Sobra, talagáng nag-freak out na camí parejo. Ang hirap ng apat ang anác, tapos walá namáng mag-aalagà. May pambayad namán camí, walá namáng mahanap. Tapos yung problema pa namin sa PAG-IBIG Fund at CHMI. Bacá bawiin yung bahay na binilí namin noóng isáng taón. Ang problema hindí sa aquin, eh — dun sa compañíang pinagtátrabahuhan co ngayón. Tapos yung credit card debts namin palaquí na ng palaquí. May pambayad din caso palaguí cong nacacalimutan — ewan co ba. Tapos yung mga dapat cong isulat, hindí co masimulán — dahil nahíhirapan na acóng magsulát. Ang paquiramdám co tulóy, ang bobo-bobo co ná. Casí hindí na talagá acó catulad ng dati: isáng upó lang, may verso na caagád acóng naiisip. Ngayón, tuyót na. Tapos nahihirapan camí sa mga gawáing bahay. Ayoco talagáng gumawà. Ang gusto co lang magsulát, magbasá, magsulát, magbasá…

We’ve been on our own since we eloped 10 years ago. Talagáng waláng camág-anac na puede naming mahiñgán ng tulong. We’ve been away from them ever since. At isá pá, nacácahiya namáng mang-istorbo. Iláng taóng waláng balita sa amin, tapos magpáparamdam lang camí capág may cailañgang tulong.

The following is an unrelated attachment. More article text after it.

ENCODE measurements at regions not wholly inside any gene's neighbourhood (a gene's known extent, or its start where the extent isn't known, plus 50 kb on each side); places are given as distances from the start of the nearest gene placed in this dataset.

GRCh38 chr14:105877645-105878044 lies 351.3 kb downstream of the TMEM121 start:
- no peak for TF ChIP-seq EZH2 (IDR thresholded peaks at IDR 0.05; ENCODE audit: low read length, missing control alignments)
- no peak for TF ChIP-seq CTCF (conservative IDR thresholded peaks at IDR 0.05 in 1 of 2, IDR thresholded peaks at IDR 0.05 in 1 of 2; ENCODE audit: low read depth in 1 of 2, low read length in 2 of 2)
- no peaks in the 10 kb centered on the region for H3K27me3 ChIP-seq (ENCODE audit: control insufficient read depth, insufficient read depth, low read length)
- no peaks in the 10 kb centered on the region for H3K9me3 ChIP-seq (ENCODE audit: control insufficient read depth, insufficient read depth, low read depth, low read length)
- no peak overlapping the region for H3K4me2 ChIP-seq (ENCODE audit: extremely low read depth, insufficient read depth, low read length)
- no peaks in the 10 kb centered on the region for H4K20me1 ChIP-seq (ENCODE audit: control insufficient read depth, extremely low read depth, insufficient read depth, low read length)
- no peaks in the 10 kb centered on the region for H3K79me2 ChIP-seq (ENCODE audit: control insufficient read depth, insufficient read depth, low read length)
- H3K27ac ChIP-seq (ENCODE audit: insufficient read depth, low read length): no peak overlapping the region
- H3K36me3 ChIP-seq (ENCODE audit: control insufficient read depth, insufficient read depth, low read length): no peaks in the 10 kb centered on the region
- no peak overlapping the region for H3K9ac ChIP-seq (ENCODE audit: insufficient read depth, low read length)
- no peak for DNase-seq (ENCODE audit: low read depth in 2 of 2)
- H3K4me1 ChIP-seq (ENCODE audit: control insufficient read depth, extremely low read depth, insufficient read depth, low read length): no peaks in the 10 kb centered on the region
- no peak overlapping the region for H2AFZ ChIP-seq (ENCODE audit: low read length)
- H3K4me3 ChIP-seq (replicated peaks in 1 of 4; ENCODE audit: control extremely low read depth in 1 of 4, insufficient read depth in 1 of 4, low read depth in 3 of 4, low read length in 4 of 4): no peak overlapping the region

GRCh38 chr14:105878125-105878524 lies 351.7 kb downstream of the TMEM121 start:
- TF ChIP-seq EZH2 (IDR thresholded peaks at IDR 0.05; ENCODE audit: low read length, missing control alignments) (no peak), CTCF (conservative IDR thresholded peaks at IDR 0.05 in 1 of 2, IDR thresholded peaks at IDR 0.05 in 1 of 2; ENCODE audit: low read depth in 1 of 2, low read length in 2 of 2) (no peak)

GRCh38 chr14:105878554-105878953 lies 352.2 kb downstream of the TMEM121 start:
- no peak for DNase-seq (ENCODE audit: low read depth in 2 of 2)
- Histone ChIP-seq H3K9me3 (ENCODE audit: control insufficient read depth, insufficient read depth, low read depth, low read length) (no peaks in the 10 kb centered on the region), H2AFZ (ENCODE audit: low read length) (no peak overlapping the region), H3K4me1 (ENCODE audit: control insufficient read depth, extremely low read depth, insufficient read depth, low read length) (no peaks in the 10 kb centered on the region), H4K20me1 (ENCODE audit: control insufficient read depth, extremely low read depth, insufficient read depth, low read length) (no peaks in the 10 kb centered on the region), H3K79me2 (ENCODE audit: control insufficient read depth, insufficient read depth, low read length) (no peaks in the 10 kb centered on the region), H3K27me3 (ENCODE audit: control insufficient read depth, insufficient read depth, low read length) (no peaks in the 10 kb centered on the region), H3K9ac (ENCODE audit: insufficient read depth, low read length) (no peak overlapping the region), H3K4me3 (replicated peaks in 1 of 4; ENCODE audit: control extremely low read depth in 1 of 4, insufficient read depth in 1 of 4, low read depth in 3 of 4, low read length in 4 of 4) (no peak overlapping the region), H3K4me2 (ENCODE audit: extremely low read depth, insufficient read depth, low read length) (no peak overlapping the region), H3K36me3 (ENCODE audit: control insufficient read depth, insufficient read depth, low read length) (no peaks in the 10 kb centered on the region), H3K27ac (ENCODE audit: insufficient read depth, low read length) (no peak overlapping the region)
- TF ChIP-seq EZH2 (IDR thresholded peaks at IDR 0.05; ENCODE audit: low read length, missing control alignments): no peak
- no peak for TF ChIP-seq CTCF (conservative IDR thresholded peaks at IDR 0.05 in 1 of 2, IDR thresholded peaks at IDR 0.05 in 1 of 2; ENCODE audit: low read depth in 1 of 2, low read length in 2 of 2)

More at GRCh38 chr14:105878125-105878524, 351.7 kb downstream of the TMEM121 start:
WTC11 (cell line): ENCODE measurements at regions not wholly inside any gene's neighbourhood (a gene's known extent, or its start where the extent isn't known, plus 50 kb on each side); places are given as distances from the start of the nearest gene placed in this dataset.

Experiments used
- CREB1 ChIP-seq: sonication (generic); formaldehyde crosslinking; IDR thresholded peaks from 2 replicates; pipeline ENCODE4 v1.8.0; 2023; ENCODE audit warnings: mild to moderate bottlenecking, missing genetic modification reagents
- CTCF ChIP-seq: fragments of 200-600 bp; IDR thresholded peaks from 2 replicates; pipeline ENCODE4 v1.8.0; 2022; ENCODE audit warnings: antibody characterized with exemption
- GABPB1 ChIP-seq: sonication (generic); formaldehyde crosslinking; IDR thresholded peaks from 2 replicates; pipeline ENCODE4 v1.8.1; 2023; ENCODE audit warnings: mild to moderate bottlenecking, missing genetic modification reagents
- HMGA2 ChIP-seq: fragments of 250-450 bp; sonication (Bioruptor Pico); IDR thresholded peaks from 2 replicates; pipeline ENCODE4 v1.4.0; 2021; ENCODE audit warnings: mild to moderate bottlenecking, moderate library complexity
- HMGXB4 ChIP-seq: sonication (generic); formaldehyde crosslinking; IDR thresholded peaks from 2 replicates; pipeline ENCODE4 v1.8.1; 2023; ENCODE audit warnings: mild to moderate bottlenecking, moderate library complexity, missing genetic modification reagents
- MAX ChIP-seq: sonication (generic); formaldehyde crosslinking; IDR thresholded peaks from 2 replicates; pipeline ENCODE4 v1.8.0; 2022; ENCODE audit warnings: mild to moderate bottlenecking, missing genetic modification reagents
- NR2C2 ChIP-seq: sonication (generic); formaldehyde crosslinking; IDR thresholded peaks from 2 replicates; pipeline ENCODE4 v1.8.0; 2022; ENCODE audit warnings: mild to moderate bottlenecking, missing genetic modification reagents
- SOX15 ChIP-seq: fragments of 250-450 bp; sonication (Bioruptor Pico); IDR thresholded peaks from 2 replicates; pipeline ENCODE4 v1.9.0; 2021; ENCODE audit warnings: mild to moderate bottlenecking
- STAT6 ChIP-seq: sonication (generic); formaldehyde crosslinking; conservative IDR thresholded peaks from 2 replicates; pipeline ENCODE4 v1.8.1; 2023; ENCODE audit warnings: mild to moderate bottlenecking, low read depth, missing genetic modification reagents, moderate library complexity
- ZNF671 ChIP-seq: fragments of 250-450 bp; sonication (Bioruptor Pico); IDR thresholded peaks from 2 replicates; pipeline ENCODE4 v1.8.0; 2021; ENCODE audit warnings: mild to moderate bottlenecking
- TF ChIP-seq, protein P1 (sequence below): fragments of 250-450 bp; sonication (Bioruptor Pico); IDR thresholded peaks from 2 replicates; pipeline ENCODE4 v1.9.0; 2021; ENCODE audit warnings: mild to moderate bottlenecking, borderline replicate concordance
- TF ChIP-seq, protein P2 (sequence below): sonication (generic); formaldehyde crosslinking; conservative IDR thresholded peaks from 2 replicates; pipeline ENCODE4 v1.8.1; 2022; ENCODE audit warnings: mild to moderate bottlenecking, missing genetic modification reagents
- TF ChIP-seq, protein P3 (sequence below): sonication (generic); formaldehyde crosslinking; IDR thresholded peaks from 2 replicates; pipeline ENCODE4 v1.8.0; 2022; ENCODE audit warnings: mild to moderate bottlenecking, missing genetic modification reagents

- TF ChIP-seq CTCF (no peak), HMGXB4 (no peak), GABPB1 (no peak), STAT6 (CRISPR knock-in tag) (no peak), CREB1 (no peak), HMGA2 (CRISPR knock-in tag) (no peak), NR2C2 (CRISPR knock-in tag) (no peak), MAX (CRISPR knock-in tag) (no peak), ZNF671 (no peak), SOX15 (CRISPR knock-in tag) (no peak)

You know, I’ve caused my wife so much hurt because of my odd behavior. They say it’s a “writer’s thing”, a chronicler’s eccentricity. I do not want to be disturbed whenever I ponder on some things that I need to scribble down. Whenever I do that, I tend to neglect so many things. Including my responsibilities to my family.

I don’t even know how to go further with this explanation (excuse? defense?). It’s so private, yet I tend to go public with it (by posting it here on FILIPINO eSCRIBBLES. It’s stupid, just plain stupid. We should’ve just talked about my dilemma using our language, then post the conversation in ALAS FILIPINAS. But then again, nobody here in the silly Philies would understand us — fu©k the 1987 Constitution for that! Nobody’d understand me. I won’t be able to understand myself. And I want the whole world to understand me…